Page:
David Bourget (Western Ontario)
David Chalmers (ANU, NYU)
Rafael De Clercq
Jack Alan Reynolds
Learn more about PhilPapers
American Political Science Review 105 (1):205-220 (2011)
In this article, I develop a new account of the liberal view that principles of justice (in general) are meant to justify state coercion, and consider its implications for the question of global socioeconomic justice (in particular). Although contemporary proponents of this view deny that principles of socioeconomic justice apply globally, on my newly developed account this conclusion is mistaken. I distinguish between two types of coercion, systemic and interactional, and argue that a plausible theory of global justice should contain principles justifying both. The justification of interactional coercion requires principles regulating interstate interference; that of systemic coercion requires principles of global socioeconomic justice. I argue that the proposed view not only helps us make progress in the debate on global justice, but also offers an independently compelling and systematic account of the function and conditions of applicability of justice. -/- .
|Keywords||political philosophy global justice coercion|
|Categories||categorize this paper)|
Setup an account with your affiliations in order to access resources via your University's proxy server
Configure custom proxy (use this if your affiliation does not provide a proxy)
|Through your library|
References found in this work BETA
No references found.
Citations of this work BETA
Ludvig Beckman (2014). The Subjects of Collectively Binding Decisions: Democratic Inclusion and Extraterritorial Law. Ratio Juris 27 (2):252-270.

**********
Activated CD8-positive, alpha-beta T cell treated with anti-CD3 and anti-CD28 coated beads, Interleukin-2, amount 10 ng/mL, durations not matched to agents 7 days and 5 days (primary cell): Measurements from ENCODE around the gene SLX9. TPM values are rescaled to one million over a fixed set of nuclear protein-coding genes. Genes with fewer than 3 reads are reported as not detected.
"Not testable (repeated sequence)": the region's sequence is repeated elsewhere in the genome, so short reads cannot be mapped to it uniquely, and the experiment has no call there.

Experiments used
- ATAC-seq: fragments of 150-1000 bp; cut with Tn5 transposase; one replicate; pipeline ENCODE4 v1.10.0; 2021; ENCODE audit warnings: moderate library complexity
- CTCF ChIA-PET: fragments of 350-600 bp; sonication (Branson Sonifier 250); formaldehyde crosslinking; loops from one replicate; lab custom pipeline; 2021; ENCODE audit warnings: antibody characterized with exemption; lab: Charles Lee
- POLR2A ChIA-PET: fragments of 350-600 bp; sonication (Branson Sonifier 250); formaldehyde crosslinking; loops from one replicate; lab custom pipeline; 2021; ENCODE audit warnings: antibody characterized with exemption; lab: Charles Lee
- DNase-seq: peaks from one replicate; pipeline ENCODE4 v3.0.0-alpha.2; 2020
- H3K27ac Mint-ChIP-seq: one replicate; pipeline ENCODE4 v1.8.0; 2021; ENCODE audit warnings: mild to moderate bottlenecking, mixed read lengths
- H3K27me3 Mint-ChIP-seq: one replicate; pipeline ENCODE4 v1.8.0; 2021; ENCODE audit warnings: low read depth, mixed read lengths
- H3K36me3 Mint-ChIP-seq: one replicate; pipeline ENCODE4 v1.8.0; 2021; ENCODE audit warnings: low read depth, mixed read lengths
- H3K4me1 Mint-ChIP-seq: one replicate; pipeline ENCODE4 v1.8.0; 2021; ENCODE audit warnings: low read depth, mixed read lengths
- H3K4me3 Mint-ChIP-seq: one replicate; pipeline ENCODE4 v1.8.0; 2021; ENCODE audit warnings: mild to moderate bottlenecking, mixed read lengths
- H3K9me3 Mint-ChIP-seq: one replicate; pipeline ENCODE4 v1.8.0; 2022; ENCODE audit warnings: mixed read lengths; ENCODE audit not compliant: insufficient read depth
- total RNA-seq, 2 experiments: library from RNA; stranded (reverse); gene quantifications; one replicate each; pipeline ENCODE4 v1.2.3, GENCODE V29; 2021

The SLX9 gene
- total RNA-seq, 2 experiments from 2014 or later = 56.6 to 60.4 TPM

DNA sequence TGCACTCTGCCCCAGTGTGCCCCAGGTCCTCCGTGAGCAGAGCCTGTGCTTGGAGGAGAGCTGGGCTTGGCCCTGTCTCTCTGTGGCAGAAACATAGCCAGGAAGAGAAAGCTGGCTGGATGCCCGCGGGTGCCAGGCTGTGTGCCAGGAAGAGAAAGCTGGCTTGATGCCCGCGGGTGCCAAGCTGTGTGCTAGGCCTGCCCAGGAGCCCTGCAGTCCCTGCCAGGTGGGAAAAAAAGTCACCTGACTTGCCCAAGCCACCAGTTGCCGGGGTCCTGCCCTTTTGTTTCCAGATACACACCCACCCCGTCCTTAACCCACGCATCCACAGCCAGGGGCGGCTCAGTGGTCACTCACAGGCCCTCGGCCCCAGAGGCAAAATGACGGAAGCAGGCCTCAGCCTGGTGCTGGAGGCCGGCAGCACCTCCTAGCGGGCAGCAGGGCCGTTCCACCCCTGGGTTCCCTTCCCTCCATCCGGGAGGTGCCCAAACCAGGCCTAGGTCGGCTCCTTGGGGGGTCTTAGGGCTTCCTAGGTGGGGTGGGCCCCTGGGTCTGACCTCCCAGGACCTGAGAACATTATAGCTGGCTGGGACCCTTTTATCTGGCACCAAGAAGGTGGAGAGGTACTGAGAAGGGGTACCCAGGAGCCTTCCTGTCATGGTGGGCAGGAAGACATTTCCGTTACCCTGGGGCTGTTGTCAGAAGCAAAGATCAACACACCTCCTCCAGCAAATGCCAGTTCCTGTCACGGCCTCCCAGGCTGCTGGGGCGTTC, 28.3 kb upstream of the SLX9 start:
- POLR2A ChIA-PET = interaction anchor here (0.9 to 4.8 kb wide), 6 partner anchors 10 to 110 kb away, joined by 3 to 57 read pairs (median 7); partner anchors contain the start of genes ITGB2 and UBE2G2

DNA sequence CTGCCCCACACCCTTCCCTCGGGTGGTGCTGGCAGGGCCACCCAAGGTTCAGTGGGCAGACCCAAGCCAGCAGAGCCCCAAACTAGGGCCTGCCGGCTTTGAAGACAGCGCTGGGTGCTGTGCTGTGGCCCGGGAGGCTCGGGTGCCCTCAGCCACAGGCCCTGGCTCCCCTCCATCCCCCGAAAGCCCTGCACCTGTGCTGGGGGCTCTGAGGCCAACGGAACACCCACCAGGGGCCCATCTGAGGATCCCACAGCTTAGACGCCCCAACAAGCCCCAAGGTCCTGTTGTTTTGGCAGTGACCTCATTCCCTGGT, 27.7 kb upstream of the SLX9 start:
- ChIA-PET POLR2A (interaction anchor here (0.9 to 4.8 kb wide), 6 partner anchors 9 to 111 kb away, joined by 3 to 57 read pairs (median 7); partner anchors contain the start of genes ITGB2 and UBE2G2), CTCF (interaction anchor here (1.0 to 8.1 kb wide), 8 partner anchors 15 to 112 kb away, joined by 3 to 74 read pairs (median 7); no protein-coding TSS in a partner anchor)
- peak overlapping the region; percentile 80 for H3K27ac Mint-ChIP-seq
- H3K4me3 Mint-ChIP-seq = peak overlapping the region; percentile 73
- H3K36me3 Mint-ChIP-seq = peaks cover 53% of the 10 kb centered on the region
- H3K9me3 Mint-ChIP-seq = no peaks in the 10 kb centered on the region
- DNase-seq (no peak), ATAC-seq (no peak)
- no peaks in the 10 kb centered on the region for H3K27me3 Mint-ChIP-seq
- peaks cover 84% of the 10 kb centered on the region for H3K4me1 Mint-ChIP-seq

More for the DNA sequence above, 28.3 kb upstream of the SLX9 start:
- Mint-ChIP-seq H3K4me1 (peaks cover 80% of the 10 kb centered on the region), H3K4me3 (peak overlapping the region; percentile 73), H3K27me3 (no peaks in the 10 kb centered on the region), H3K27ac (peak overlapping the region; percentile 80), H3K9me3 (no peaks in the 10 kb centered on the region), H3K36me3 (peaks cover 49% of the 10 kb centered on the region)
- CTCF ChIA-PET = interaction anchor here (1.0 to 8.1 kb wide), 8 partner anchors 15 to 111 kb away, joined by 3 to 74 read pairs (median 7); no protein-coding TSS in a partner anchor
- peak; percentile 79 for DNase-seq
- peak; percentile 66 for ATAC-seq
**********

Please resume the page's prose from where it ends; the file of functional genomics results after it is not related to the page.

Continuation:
Shmuel Nili (2013). Who's Afraid of a World State? A Global Sovereign and the Statist-Cosmopolitan Debate. Critical Review of International Social and Political Philosophy 18 (3):1-23.
Similar books and articles
Arash Abizadeh (2007). Cooperation, Pervasive Impact, and Coercion: On the Scope (Not Site) of Distributive Justice. Philosophy and Public Affairs 35 (4):318–358.
A. Walton (2009). Justice, Authority, and the World Order. Journal of Global Ethics 5 (3):215 – 230.
Daniel M. Weinstock (ed.) (2007). Global Justice, Global Institutions. University of Calgary Press.
András Miklós (2011). The Basic Structure and the Principles of Justice. Utilitas 23 (2):161-182.
Richard Arneson (2003). Equality, Coercion, Culture and Social Norms. Politics, Philosophy and Economics 2 (2):139-163.
Jonathan Wolff (2009). Global Justice and Norms of Co-Operation: The 'Layers of Justice' View. In Stephen De Wijze, Matthew H. Kramer & Ian Carter (eds.), Hillel Steiner and the Anatomy of Justice: Themes and Challenges. Routledge 16--34.
Mark Coeckelbergh (2007). Principles or Imagination? Two Approaches to Global Justice. Journal of Global Ethics 3 (2):203 – 221.
Søren Flinch Midtgaard (2012). On the Scope of Justice. Croatian Journal of Philosophy 12 (1):77-96.
Marcus Arvan (2012). Reconceptualizing Human Rights. Journal of Global Ethics 8 (1):91-105.
Simon Caney (2011). Humanity, Associations and Global Justice: A Defence of Humanity-Centred Cosmopolitan Egalitarianism. The Monist 94 (4):506-534.
Jennifer Prah Ruger (2012). Global Health Justice and Governance. American Journal of Bioethics 12 (12):35-54.
Carol C. Gould (2007). Coercion, Care, and Corporations: Omissions and Commissions in Thomas Pogge's Political Philosophy. Journal of Global Ethics 3 (3):381 – 393.
Allison B. Wolf (2005). Can Global Justice Provide a Path Toward Achieving Justice Across the Americas? Journal of Global Ethics 1 (2):153 – 176.
Added to index2011-05-25
Total downloads120 ( #18,228 of 1,725,158 )
Recent downloads (6 months)8 ( #81,204 of 1,725,158 )
How can I increase my downloads?